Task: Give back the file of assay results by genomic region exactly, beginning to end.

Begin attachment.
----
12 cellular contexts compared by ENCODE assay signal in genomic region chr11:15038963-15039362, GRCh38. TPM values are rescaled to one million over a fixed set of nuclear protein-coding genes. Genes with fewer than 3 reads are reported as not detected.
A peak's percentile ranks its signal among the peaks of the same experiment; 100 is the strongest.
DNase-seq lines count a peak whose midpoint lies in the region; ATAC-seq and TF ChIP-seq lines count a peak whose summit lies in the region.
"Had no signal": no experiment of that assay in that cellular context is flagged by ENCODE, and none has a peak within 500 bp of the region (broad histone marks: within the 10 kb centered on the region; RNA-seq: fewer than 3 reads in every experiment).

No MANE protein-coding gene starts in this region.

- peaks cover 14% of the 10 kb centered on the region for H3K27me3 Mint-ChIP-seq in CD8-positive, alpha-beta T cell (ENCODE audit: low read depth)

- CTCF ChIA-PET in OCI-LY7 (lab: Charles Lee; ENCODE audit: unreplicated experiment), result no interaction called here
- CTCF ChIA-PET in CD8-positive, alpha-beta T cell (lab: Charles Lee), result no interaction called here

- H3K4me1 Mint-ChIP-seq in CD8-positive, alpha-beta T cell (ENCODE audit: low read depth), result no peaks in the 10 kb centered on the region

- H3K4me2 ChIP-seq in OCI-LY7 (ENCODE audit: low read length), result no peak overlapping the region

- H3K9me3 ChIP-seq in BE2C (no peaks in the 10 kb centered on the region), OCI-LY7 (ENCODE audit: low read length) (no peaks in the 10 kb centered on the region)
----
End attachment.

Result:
12 cellular contexts compared by ENCODE assay signal in genomic region chr11:15038963-15039362, GRCh38. TPM values are rescaled to one million over a fixed set of nuclear protein-coding genes. Genes with fewer than 3 reads are reported as not detected.
A peak's percentile ranks its signal among the peaks of the same experiment; 100 is the strongest.
DNase-seq lines count a peak whose midpoint lies in the region; ATAC-seq and TF ChIP-seq lines count a peak whose summit lies in the region.
"Had no signal": no experiment of that assay in that cellular context is flagged by ENCODE, and none has a peak within 500 bp of the region (broad histone marks: within the 10 kb centered on the region; RNA-seq: fewer than 3 reads in every experiment).

No MANE protein-coding gene starts in this region.

- peaks cover 14% of the 10 kb centered on the region for H3K27me3 Mint-ChIP-seq in CD8-positive, alpha-beta T cell (ENCODE audit: low read depth)

- CTCF ChIA-PET in OCI-LY7 (lab: Charles Lee; ENCODE audit: unreplicated experiment), result no interaction called here
- CTCF ChIA-PET in CD8-positive, alpha-beta T cell (lab: Charles Lee), result no interaction called here

- H3K4me1 Mint-ChIP-seq in CD8-positive, alpha-beta T cell (ENCODE audit: low read depth), result no peaks in the 10 kb centered on the region

- H3K4me2 ChIP-seq in OCI-LY7 (ENCODE audit: low read length), result no peak overlapping the region

- H3K9me3 ChIP-seq in BE2C (no peaks in the 10 kb centered on the region), OCI-LY7 (ENCODE audit: low read length) (no peaks in the 10 kb centered on the region)